or that there be three days' pestilence in thy land? which in 1 Chronicles 21:12 is called "the sword of the Lord", in distinction from the sword of man, it coming immediately from him, and the destroying angel, in all the coasts of the land; being inflicted by means of one:

now advise, and see what answer I shall return to him that sent me; that is, consult with himself, or with his friends, or both, what answer the prophet must return to the Lord that sent him; for him he means.

(d) Antiqu. l. 7. c. 13. sect. 2.((e) Dr. Kennicott's Dissert. 1. p. 474.

So Gad came to David, and told him, and said unto him, Shall {g} seven years of famine come unto thee in thy land? or wilt thou flee three months before thine enemies, while they pursue thee? or that there be three days' pestilence in thy land? now advise, and see what answer I shall return to him that sent me.

(g) Three years of famine were past for the Gibeonites and this was the fourth year to which should have been added another three more years, 1Ch 21:12.

13. seven years of famine] The reading of the Sept. and Chron. is three years, and this is unquestionably to be preferred, as required by the symmetry of the statement. Famine, war, and pestilence are three of Jehovah’s four sore judgments (Ezekiel 14:21). Two of them David had already experienced. Note the expanded form in which Gad’s speech is given in 1 Chronicles 21:12, especially the representation of the pestilence as “the angel of the Lord destroying throughout all the coasts of Israel.”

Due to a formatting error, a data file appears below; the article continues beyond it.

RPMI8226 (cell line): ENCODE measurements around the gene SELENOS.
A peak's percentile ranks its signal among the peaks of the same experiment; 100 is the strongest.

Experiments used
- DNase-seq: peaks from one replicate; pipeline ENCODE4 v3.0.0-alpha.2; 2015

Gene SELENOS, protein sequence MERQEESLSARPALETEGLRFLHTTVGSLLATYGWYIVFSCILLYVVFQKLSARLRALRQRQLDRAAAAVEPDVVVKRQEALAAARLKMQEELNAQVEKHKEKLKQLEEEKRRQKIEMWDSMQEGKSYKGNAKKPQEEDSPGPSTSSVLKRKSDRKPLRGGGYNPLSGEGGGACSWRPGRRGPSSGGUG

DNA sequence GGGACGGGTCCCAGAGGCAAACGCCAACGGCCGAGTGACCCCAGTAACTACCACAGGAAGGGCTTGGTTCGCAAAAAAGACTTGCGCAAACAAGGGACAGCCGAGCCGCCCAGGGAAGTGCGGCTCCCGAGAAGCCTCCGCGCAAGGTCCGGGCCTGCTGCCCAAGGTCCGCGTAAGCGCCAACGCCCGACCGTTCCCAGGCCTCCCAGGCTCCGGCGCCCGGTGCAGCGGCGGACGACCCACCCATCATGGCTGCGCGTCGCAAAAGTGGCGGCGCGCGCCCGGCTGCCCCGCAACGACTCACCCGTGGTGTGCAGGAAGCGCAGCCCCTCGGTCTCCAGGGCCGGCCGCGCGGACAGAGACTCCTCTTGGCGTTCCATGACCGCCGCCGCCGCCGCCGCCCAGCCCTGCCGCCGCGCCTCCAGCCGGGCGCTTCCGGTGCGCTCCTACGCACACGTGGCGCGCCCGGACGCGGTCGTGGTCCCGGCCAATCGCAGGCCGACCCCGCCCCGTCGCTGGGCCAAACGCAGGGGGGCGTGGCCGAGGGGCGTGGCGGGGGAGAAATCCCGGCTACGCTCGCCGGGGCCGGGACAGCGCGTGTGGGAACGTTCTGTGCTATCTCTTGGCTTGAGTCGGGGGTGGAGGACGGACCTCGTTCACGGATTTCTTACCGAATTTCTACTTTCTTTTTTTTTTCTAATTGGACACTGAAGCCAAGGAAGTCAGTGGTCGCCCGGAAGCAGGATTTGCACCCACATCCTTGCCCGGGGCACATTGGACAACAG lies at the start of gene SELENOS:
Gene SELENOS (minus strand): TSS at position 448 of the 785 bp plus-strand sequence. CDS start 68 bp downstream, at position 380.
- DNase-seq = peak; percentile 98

advise] Lit. know or consider. Advise, like advise thyself in 1 Chronicles 21:12 means reflect or consider So Milton, Par. Lost, II. 376:

Advise, if this be worth

Attempting.Verse 13. - Seven years of famine. In 1 Chronicles 21:12 and here in the Septuagint we find "three years." This is probably right as being in harmony with the rest. Three years of famine, three months of defeat, or three days of pestilence. In Ezekiel 14:21 famine, pestilence, and the sword are mentioned as three of God's four sore judgments. But a fourth judgment is there enumerated, namely, that of the increase of wild beasts, and Joshua the Stylite says that in Mesopotamia, as a result of the desolating war between the Romans and Persians, about A.D. , beasts of prey had become so numerous that they entered the villages and carried off the children from the streets, and were so bold and ferocious that even the men scarcely dared go about their labours in the fields (Jos. Styl., edit. Ur., chap. 85). Now advise, and see; Hebrew, now know, and see. The phrase is common in the historical books (see 1 Samuel 12:17; 1 Samuel 14:38; 1 Samuel 23:22; 1 Samuel 24:11; 1 Samuel 25:17, etc.). Our translators render the phrase in a multitude of ways without greatly improving it. Thence southwards to the fortress of Zor, i.e., Tyre (see at Joshua 19:29), and "into all the towns of the Hivites and Canaanites," i.e., the towns in the tribes of Naphtali, Zebulun, and Issachar, or the (subsequent) province of Galilee, in which the Canaanites had not been exterminated by the Israelites, but had only been made tributary.